Tree-planting ceremony in Dublin 8 celebrates 100 years of Tenters housing scheme

Hundreds of homes in the Tenters area of Dublin 8, built under what was called the Fairbrother’s Fields Housing Scheme, marked their 100th anniversary after the scheme was created in 1922.

This was a project was introduced to provide housing at a low cost over a long period – tenants could buy their homes outright over a 40-year lease – making housing more accessible for the area.

The scheme came about to tackle the rampant housing crisis present in the late 19th and early 20th centuries.  

Image taken from the ceremony by Harry Browne

The housing scheme is known to be the very first public housing scheme of the new State in Dublin. A commemoration was held on February 1st  in Oscar Square to acknowledge the first brick laid for the Fairbrother’s Fields Housing Scheme. 

The Irish Independent reported that more than 400 houses with front and back gardens and a parlour were delivered under this scheme.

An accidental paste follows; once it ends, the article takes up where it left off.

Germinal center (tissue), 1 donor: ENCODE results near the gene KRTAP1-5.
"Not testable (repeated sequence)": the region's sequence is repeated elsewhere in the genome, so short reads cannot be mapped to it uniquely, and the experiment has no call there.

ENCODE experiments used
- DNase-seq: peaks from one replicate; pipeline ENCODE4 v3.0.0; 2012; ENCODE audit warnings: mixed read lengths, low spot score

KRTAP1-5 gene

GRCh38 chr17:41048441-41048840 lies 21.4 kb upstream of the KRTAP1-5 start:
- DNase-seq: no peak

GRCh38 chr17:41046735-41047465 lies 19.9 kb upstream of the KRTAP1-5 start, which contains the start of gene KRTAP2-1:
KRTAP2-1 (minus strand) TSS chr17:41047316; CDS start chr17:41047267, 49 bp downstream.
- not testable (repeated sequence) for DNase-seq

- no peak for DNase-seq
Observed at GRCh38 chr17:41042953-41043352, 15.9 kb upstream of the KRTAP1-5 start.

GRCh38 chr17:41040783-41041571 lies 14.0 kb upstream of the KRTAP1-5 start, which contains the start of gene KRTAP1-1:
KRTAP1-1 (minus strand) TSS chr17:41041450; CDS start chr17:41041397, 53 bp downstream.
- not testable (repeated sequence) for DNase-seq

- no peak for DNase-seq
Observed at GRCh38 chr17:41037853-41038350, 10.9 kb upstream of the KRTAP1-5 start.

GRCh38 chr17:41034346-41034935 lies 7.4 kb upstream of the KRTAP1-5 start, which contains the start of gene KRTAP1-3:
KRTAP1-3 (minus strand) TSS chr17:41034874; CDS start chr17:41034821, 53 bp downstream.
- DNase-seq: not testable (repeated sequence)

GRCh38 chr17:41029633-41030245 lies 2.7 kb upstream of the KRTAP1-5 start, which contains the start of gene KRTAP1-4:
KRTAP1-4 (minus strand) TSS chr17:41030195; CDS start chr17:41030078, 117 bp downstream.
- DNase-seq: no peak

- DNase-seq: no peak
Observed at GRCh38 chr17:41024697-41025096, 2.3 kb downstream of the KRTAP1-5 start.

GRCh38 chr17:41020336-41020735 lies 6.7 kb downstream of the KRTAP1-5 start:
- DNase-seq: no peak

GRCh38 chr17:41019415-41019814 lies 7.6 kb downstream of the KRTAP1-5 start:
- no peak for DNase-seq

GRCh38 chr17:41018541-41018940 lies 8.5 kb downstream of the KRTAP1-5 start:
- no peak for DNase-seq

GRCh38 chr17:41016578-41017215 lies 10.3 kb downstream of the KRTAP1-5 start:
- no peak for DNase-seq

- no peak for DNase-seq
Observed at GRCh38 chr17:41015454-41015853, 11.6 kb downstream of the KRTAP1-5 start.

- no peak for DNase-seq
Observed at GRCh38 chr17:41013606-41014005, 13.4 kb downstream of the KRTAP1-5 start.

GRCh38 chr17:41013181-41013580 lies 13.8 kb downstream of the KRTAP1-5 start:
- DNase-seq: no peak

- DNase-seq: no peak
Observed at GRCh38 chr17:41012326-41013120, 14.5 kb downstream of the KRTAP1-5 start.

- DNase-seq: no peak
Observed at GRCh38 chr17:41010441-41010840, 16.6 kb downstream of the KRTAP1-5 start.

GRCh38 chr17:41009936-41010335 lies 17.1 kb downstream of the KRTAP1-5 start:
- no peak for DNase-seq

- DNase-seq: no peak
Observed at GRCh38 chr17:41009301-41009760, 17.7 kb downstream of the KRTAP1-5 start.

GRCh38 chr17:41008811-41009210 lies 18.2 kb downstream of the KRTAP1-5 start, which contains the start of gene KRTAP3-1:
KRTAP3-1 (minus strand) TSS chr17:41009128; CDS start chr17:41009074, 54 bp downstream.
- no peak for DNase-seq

The scheme has since ceased operation but some of the buildings delivered under this scheme have stood the test of time.

Dublin City Council gifted a commemorative magnolia tree to be planted at the ceremony. The tree is a symbol for the scheme’s important history and role in tackling the housing crisis. 

The celebration welcomed residents of the Tenters to the event. Rita Gill, a third-generation resident whose grandfather joined the scheme in 1922, helped to plant the tree. 

Image taken from the ceremony by Harry Browne

Gill’s daughter, Maria O’Reilly, is chairperson of the Centenary Commemoration Committee and spoke about the importance of having a symbol in the Liberties.

“We believe the Commemorative Tree is important for the community as, not only does it mark the centenary of the building of the Fairbrother’s Fields Housing Scheme here in Dublin’s Liberties, it is also a symbol of life, growth and the laying of roots.

Maria O’ reilly

“Past, present and future residents of the Fairbrother’s Fields Housing Scheme/Tenters have and will live, grow and lay their roots here,” O’Reilly said.

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